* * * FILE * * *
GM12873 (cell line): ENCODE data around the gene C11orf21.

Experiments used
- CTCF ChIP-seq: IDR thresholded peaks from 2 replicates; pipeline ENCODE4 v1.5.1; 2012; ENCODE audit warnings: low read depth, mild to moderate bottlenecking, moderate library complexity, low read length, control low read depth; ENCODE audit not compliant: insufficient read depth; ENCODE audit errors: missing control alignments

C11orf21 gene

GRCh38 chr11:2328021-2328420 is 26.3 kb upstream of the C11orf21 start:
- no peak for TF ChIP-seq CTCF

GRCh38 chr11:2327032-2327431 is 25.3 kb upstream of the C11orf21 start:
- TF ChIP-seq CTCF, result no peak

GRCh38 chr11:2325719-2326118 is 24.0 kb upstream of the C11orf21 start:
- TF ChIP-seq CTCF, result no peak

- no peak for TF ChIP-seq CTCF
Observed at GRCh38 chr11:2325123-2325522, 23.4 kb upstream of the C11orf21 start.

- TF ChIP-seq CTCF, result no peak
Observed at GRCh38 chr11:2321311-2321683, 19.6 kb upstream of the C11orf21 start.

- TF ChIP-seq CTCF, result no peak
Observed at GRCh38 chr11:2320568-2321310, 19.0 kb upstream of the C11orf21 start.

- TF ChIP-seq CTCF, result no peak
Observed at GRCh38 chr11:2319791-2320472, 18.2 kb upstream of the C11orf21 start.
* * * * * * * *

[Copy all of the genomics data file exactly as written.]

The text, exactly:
GM12873 (cell line): ENCODE data around the gene C11orf21.

Experiments used
- CTCF ChIP-seq: IDR thresholded peaks from 2 replicates; pipeline ENCODE4 v1.5.1; 2012; ENCODE audit warnings: low read depth, mild to moderate bottlenecking, moderate library complexity, low read length, control low read depth; ENCODE audit not compliant: insufficient read depth; ENCODE audit errors: missing control alignments

C11orf21 gene

GRCh38 chr11:2328021-2328420 is 26.3 kb upstream of the C11orf21 start:
- no peak for TF ChIP-seq CTCF

GRCh38 chr11:2327032-2327431 is 25.3 kb upstream of the C11orf21 start:
- TF ChIP-seq CTCF, result no peak

GRCh38 chr11:2325719-2326118 is 24.0 kb upstream of the C11orf21 start:
- TF ChIP-seq CTCF, result no peak

- no peak for TF ChIP-seq CTCF
Observed at GRCh38 chr11:2325123-2325522, 23.4 kb upstream of the C11orf21 start.

- TF ChIP-seq CTCF, result no peak
Observed at GRCh38 chr11:2321311-2321683, 19.6 kb upstream of the C11orf21 start.

- TF ChIP-seq CTCF, result no peak
Observed at GRCh38 chr11:2320568-2321310, 19.0 kb upstream of the C11orf21 start.

- TF ChIP-seq CTCF, result no peak
Observed at GRCh38 chr11:2319791-2320472, 18.2 kb upstream of the C11orf21 start.